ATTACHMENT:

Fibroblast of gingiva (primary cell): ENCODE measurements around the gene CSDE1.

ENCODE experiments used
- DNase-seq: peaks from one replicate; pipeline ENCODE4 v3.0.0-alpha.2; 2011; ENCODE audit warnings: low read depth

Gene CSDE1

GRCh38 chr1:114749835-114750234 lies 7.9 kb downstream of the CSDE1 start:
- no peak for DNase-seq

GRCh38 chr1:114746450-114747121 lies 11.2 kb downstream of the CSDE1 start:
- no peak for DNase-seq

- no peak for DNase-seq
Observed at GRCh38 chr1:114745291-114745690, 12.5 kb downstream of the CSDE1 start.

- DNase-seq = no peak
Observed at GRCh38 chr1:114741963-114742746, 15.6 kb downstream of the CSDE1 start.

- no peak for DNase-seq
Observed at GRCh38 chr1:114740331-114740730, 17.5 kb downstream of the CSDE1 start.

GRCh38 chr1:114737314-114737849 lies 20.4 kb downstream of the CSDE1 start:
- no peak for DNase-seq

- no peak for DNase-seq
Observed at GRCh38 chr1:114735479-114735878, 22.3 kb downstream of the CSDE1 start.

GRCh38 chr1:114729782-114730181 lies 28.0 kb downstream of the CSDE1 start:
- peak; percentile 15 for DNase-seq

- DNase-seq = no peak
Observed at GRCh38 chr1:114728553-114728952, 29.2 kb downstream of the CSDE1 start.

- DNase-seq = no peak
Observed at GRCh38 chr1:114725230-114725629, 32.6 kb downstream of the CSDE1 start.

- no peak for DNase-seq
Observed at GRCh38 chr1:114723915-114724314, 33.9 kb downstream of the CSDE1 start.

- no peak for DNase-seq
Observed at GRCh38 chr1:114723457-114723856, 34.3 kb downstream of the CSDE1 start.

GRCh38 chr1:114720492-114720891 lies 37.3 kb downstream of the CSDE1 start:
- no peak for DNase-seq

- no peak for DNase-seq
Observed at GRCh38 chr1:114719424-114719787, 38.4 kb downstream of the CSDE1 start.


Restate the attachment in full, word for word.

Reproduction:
Fibroblast of gingiva (primary cell): ENCODE measurements around the gene CSDE1.

ENCODE experiments used
- DNase-seq: peaks from one replicate; pipeline ENCODE4 v3.0.0-alpha.2; 2011; ENCODE audit warnings: low read depth

Gene CSDE1

GRCh38 chr1:114749835-114750234 lies 7.9 kb downstream of the CSDE1 start:
- no peak for DNase-seq

GRCh38 chr1:114746450-114747121 lies 11.2 kb downstream of the CSDE1 start:
- no peak for DNase-seq

- no peak for DNase-seq
Observed at GRCh38 chr1:114745291-114745690, 12.5 kb downstream of the CSDE1 start.

- DNase-seq = no peak
Observed at GRCh38 chr1:114741963-114742746, 15.6 kb downstream of the CSDE1 start.

- no peak for DNase-seq
Observed at GRCh38 chr1:114740331-114740730, 17.5 kb downstream of the CSDE1 start.

GRCh38 chr1:114737314-114737849 lies 20.4 kb downstream of the CSDE1 start:
- no peak for DNase-seq

- no peak for DNase-seq
Observed at GRCh38 chr1:114735479-114735878, 22.3 kb downstream of the CSDE1 start.

GRCh38 chr1:114729782-114730181 lies 28.0 kb downstream of the CSDE1 start:
- peak; percentile 15 for DNase-seq

- DNase-seq = no peak
Observed at GRCh38 chr1:114728553-114728952, 29.2 kb downstream of the CSDE1 start.

- DNase-seq = no peak
Observed at GRCh38 chr1:114725230-114725629, 32.6 kb downstream of the CSDE1 start.

- no peak for DNase-seq
Observed at GRCh38 chr1:114723915-114724314, 33.9 kb downstream of the CSDE1 start.

- no peak for DNase-seq
Observed at GRCh38 chr1:114723457-114723856, 34.3 kb downstream of the CSDE1 start.

GRCh38 chr1:114720492-114720891 lies 37.3 kb downstream of the CSDE1 start:
- no peak for DNase-seq

- no peak for DNase-seq
Observed at GRCh38 chr1:114719424-114719787, 38.4 kb downstream of the CSDE1 start.